: walter biscardi's Blog
: DaVinci Resolve and Apple Color Workflows
Had a great day today poking around in the beta version of Davinci Resolve for the Mac
. Spent the first few hours just gleaning through the User Manual and that was actually quite interesting.
See the User Manual for the new 7.0 Resolve is not out yet so I'm looking through the previous version. (Update: the 7.0 User Manual is now available for download)
What I find so interesting is all the tweaks Blackmagic has made to the interface, particularly the Config Panel. They've made a lot of very nice changes to combine some things into a single window, moved some other things out to their own tabs and such. They've really streamlined the interface and cleaned it up from what I'm seeing in the older User Manual.
Now most of you know I'm a heavy Apple Color
user and until Resolve was introduced for the Mac it was hands down the best color correction tool on the Mac. Now I'm not going to do a full comparison of the tools yet because I've been using Color for 5 years or so now and I've been using Resolve for about 6 hours, and 3 of that was looking through the manual. I'll go much more in depth about that later once I really have the opportunity to get into the product. It's actually quite easy to pick up the functions on the software and the Nodes workflow is quite interesting vs. the Secondaries workflow in Color.
But one thing I wanted to address early on. The big complaint about Apple Color I have heard time and time again, via email, on the blogs, in the Creative Cow Color forum
is that it doesn't support all of the Quicktime codecs supported by Final Cut Pro. The second complaint I hear is that it's too time consuming, too difficult to prepare your timeline to go into Color. Of course both of these complaints come from Final Cut Pro editors who have never taken the time to properly learn the Apple Color workflow and thus create many issues themselves.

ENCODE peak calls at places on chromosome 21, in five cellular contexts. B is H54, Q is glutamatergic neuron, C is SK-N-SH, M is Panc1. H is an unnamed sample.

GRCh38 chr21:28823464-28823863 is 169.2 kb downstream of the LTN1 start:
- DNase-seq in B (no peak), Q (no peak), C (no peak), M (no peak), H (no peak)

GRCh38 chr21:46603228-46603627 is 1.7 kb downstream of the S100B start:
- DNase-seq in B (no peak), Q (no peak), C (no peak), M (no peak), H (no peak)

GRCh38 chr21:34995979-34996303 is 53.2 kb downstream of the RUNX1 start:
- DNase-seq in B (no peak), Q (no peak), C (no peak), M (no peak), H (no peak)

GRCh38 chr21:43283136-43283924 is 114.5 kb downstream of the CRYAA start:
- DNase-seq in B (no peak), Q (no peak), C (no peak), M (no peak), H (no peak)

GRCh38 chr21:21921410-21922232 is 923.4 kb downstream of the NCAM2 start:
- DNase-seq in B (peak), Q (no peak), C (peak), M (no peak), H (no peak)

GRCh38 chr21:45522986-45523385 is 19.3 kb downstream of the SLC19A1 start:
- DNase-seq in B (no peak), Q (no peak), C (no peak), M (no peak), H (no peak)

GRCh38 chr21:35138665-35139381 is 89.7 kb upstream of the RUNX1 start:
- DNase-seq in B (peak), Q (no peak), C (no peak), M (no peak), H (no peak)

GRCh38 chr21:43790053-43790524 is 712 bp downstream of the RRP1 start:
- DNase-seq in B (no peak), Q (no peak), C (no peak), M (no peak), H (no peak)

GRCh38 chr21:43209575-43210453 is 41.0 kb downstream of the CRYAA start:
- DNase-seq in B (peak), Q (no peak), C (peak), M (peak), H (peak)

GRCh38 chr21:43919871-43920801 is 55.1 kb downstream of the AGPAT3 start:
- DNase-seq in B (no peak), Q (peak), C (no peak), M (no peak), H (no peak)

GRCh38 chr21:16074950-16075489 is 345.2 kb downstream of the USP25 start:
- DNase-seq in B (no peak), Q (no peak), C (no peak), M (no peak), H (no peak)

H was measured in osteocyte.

Well Resolve is going to require you to learn another new workflow. Like Apple Color, it's a serious color correction tool designed for colorists, not editors. It won't support every codec under the sun, it will require the editor to plan accordingly if you want to bring your Final Cut Pro, Avid, whatever timeline into Resolve. I was actually laughing in the edit suite today while playing around with Resolve thinking of all those folks who make some of those complaints I mentioned earlier. What are they going to do now? Resolve is not a standard Apple interface. It's not a "single click send to Resolve and apply my Color Grade" type of app. You're gonna have to work to make this application work for you.
For those of you who have taken the time to create a good workflow for Apple Color, you'll be able to make a pretty easy adjustment into Resolve. For those of you waiting for Apple Color to essentially turn into a Final Cut Pro plug-in, well..... starting planning your workflows now if you want to take advantage of this new option. Apple Color is still an excellent enhancement tool, but it's a no-brainer to add Resolve to your Mac toolbox for only $999.
Tomorrow will be full day training on Resolve so I'll be updating again tomorrow night.....